Industrial Hygiene

 Lead Information for Healthcare Providers

Last Updated: June 30, 2020
Skip Navigation LinksDCPH-A Home / Topics / Workplace Safety & Health / Industrial Hygiene / Lead Information for Healthcare Providers

The Army follows lead screening guidelines recommended by the American Academy of Pediatrics (AAP) at well-child examinations. Visit the AAP siteExternal Link to learn more.  

 If practicing in a state that does NOT follow the AAP guidelines, then providers must abide by their state's requirements.

**Looking for lead information for military familes? Click here.**

Compliance with State and Federal Laws

Army regulations dictate that providers must comply with the laws of the state that they are working in.

DA PAM 40-11External Link Chapter 7-14a(2)(a-d)

 Clinical services supporting childhood lead poisoning prevention include:

  1. parental questionnaires at well-child examinations beginning at 6 months of age through 6 years to check for potential lead exposure as recommended by the AAP
  2. targeted child blood lead screening as determined by the installation medical commander
  3. clinically indicated screening of children at high risk for lead exposure
  4. elevated blood lead case management

To learn more about state lead programs, visit the CDC's State Programs pageExternal Link

AR 40-5External Link Chapter 2-18d(2)

Military Treatment Facility Commanders must also comply with all Federal, state and local medical reporting requirements including applicable Occupational Safety and Health Administration (OSHA) requirements for work-related injuries and illnesses.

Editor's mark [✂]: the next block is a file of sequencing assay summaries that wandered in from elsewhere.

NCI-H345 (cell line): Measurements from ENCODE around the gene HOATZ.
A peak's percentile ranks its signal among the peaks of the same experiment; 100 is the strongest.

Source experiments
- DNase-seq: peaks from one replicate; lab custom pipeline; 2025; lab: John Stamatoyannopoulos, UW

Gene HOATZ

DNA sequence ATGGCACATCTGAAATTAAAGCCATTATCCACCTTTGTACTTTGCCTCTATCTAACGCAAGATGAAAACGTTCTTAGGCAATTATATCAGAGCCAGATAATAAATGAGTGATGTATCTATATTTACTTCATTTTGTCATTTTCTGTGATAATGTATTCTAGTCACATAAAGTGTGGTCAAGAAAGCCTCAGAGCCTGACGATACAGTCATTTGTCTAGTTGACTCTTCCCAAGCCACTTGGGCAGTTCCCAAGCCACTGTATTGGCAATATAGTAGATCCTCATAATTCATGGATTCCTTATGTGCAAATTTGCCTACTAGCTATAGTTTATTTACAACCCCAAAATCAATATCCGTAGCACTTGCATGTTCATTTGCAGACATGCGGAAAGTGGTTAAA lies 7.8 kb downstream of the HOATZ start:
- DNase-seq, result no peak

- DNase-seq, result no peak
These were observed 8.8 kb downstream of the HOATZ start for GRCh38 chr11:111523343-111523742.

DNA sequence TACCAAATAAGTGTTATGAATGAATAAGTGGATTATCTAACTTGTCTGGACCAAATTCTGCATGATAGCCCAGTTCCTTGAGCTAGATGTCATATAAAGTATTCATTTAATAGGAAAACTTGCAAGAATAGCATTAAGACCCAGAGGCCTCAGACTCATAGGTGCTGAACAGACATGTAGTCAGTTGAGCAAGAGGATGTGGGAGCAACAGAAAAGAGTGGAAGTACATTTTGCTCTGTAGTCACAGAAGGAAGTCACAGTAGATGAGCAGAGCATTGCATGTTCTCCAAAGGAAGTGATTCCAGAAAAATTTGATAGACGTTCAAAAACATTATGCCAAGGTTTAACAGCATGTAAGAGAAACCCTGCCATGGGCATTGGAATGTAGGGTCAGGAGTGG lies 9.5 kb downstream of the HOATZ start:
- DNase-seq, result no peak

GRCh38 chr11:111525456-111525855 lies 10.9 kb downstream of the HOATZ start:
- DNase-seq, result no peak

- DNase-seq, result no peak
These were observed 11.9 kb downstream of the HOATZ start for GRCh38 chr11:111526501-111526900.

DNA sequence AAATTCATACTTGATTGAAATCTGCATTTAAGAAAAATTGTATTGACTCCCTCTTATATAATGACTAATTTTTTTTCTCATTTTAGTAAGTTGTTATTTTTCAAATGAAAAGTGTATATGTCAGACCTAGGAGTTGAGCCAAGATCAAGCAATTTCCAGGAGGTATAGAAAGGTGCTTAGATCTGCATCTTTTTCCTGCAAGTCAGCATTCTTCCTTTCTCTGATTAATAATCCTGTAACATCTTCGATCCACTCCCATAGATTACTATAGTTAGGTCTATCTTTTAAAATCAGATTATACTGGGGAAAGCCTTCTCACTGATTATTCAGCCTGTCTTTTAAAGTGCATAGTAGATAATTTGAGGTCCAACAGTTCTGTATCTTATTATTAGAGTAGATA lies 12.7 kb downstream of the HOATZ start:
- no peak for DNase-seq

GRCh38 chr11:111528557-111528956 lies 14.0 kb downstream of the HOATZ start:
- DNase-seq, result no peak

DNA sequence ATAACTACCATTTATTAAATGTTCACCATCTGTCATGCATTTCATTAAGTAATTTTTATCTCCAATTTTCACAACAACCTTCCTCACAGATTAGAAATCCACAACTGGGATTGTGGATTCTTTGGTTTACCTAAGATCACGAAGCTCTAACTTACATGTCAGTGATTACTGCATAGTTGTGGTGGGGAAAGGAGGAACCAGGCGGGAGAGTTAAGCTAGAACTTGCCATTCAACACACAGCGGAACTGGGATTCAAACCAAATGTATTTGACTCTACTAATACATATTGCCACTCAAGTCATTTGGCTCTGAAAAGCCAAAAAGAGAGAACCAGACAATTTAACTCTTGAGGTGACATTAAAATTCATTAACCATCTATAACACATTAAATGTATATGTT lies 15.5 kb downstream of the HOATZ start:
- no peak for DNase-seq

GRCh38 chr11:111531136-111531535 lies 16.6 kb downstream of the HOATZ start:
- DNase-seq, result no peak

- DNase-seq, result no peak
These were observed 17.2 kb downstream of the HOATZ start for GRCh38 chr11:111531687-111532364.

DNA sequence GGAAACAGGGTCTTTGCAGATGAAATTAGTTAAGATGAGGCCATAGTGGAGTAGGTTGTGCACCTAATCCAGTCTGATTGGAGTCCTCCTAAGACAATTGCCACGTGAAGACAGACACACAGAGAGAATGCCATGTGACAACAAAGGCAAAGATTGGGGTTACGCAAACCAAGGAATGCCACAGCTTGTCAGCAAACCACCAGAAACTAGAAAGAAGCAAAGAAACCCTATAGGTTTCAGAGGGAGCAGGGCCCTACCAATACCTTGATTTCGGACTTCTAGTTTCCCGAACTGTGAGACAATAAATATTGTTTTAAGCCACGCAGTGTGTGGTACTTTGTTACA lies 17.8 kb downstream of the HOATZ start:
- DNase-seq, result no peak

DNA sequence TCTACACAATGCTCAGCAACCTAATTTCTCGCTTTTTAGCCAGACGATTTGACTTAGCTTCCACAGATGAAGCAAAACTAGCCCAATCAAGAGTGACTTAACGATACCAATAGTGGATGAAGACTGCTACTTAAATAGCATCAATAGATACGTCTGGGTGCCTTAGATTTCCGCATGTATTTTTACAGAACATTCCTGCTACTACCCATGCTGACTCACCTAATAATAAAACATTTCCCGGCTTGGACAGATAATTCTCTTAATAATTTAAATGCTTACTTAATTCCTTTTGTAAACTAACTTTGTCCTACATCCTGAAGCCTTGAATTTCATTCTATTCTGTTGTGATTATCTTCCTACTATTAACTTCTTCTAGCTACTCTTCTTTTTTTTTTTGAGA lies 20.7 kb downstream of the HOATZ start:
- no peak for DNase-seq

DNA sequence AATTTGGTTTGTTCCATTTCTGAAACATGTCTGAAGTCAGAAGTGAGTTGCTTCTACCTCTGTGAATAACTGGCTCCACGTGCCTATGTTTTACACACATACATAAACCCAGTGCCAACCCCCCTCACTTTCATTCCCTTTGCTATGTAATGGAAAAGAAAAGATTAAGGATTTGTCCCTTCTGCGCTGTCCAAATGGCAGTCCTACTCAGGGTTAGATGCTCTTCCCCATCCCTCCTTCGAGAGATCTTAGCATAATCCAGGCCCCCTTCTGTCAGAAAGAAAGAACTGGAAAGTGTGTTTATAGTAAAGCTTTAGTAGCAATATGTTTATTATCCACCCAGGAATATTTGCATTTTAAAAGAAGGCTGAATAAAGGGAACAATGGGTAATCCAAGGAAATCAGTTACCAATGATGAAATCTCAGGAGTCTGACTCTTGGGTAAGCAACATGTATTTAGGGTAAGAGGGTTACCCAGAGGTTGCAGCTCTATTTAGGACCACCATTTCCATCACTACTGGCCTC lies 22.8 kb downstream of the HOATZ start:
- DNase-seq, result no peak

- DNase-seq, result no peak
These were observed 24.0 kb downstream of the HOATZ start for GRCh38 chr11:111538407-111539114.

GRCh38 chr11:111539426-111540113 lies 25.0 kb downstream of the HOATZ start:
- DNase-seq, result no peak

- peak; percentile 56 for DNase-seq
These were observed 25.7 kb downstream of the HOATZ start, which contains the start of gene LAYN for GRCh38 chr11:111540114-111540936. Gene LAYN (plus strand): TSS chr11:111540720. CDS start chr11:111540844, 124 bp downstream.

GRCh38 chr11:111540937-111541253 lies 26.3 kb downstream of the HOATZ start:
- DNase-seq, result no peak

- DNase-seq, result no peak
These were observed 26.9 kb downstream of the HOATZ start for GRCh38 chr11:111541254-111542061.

Steps for Providers to Follow

Steps for Providers to Follow

1.  Screen children using questions developed by local or state public health department.*

Find your state's screening and reporting requirements here: Link

2.  Screen children with the frequency recommended by the American Academy of Pediatrics Bright Futures Recommendations for Preventive Pediatric Health Care or per state/local requirements, whichever is more frequent and/or comprehensive.

3.  Test children as directed by risk assessment and state/local requirements.

4.  Report blood lead test results IAW state or local guidelines.

5.  These guidelines are for asymptomatic children.  Testing may be done at any time as determined by clinical judgment and/or upon parent/guardian request.

* If no local or state-specific questionnaires exist, your installation preventive medicine department can assist you in developing an appropriate risk assessment tool.

† Defer to state/local requirements if testing is not indicated by risk assessment but is required by state/local requirement.

Additional Resources